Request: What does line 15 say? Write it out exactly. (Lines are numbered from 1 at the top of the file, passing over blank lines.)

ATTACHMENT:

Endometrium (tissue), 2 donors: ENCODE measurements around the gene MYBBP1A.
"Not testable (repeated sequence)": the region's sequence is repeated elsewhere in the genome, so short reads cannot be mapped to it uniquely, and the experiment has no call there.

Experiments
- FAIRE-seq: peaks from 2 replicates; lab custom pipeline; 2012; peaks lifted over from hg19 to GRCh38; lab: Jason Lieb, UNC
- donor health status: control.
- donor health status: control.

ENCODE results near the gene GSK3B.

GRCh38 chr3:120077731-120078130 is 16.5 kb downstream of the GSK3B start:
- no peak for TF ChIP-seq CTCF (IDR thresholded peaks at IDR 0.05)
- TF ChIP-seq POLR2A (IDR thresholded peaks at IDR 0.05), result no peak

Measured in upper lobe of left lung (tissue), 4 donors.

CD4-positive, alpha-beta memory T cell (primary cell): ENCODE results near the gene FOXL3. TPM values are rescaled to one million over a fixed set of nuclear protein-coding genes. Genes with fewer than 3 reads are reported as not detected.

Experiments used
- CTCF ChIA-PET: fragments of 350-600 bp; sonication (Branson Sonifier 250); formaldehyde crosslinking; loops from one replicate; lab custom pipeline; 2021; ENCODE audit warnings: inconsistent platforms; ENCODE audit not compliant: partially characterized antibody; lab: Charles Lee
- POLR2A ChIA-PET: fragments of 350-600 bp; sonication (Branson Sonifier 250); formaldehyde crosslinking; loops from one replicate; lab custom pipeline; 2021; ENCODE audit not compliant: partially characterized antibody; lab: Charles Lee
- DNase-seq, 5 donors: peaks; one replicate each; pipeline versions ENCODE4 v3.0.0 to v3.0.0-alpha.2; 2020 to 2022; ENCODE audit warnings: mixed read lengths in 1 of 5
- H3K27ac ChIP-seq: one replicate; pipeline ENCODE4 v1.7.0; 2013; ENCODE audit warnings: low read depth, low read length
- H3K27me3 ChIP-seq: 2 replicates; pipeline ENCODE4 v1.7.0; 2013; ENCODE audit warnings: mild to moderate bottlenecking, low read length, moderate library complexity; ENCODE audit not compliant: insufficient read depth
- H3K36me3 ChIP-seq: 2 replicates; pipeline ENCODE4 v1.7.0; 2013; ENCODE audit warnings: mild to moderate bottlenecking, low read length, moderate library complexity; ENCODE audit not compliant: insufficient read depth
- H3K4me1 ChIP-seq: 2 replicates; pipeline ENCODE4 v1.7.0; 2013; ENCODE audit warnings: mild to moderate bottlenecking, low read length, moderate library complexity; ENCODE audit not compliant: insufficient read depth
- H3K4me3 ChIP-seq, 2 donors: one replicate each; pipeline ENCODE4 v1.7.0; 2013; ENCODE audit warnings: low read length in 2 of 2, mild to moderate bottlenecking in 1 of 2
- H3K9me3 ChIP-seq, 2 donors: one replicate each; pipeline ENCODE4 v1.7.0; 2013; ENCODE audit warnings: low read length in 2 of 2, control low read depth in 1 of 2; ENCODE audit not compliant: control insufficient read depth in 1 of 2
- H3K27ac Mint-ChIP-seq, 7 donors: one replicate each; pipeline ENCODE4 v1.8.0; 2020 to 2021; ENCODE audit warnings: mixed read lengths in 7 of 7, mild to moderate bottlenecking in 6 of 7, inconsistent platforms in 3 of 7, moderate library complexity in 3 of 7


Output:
- POLR2A ChIA-PET: fragments of 350-600 bp; sonication (Branson Sonifier 250); formaldehyde crosslinking; loops from one replicate; lab custom pipeline; 2021; ENCODE audit not compliant: partially characterized antibody; lab: Charles Lee